Although we are not aware of it, we use functions in many parts of our lives unintentionally. Functions can be used in real-life situations when an inputted value has a specific output value. For example, the distance a car has traveled (the output) is dependent on how long that car has been driving (the input). For another example, a soda, snack, or stamp machine the user puts in money, punches a specific button, and a specific item drops into the output slot. Polynomials are algebraic expressions that consist of variables and coefficients. We can perform arithmetic operations such as addition, subtraction, multiplication, and also positive integer exponents for polynomial expressions but not division by variable. Since polynomials are used to describe curves of various types, people use them in the real world to graph curves. For example, roller coaster designers may use polynomials to describe the curves in their rides. Combinations of polynomial functions are sometimes used in economics to do cost analyses. Trigonometry simply means calculations with triangles. It is a study of relationships in mathematics involving lengths, heights and angles of different triangles. Trigonometry developed from a need to compute angles and distances in such fields as astronomy, mapmaking, surveying, and artillery range finding. Trigonometry may not have its direct applications in solving practical issues, but it is used in various things that we enjoy so much. For example music, as you know sound travels in waves and this pattern though not as regular as a sine or cosine function, is still useful in developing computer music. Exponential functions can grow or decay very quickly. Exponential functions are often used to model things in the real world, such as populations, radioactive materials, and compound interest. In economics exponential functions are important when looking at growth or decay. Example is the value of an investment that increases by a constant percentage each period. Much of the power of logarithms is their usefulness in solving exponential equations. For example,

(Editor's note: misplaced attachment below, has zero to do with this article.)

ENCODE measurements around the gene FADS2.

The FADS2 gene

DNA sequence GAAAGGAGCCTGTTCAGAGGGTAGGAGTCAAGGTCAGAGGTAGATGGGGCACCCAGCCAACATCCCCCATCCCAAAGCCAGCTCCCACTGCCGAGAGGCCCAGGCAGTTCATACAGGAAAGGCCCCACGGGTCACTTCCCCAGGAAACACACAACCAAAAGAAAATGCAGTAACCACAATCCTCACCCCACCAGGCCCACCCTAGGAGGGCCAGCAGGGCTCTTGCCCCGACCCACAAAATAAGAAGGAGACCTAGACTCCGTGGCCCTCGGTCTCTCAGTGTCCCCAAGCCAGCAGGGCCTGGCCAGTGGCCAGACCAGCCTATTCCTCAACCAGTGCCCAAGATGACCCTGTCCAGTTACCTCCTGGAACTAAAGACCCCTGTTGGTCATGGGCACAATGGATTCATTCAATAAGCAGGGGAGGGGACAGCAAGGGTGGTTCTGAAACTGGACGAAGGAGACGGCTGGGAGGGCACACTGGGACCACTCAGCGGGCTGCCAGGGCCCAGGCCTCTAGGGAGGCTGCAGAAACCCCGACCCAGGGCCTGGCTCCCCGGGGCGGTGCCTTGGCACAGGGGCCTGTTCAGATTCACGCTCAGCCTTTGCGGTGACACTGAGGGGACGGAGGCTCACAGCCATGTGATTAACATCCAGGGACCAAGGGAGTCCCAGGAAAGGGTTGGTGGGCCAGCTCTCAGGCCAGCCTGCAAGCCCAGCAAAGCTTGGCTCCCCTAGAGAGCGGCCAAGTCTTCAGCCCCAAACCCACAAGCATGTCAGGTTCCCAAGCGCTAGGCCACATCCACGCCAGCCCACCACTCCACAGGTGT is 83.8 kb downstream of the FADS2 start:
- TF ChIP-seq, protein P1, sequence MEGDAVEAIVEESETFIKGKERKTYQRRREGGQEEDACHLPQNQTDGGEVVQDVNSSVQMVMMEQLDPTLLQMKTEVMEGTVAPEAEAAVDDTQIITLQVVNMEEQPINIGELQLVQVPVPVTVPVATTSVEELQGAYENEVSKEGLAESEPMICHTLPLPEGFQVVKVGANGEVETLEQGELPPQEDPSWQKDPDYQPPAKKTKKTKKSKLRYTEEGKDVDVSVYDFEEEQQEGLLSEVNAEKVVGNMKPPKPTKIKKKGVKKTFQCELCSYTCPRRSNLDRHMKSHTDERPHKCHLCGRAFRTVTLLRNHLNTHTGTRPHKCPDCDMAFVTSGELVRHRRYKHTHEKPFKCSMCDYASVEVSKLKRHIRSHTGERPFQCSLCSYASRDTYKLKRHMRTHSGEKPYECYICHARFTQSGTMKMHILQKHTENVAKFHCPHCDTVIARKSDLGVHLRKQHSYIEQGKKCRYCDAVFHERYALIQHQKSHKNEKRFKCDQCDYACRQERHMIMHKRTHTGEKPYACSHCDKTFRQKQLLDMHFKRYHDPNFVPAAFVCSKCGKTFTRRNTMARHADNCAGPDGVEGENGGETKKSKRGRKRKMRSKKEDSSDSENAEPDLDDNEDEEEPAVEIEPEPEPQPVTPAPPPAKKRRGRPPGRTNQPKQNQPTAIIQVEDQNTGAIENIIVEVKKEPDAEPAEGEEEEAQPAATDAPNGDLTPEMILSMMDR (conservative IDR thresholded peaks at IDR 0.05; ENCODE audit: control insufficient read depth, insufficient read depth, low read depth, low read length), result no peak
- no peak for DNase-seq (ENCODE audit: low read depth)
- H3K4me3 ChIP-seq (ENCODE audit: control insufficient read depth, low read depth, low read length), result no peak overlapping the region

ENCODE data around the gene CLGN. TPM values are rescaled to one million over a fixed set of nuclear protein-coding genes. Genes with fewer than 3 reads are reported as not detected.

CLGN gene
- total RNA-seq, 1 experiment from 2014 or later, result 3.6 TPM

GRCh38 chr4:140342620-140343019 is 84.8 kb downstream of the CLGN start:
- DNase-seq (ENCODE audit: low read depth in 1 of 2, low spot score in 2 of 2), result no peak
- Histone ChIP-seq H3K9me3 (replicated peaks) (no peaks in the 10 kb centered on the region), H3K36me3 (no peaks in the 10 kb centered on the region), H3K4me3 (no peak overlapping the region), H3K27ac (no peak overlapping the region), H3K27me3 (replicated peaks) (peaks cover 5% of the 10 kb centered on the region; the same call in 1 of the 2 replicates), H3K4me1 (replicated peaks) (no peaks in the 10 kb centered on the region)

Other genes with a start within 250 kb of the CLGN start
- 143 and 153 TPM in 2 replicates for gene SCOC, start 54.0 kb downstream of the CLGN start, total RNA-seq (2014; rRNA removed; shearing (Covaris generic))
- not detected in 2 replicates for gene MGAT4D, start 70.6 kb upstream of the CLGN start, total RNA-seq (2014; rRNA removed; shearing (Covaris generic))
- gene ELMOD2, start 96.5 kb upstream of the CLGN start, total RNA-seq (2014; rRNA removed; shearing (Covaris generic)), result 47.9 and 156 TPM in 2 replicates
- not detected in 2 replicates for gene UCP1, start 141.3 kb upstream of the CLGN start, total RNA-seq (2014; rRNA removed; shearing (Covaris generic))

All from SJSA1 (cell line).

logarithms are used for measuring the magnitude of earthquakes, used for measuring the noise levels in dBs, used to measure the pH level of chemicals.

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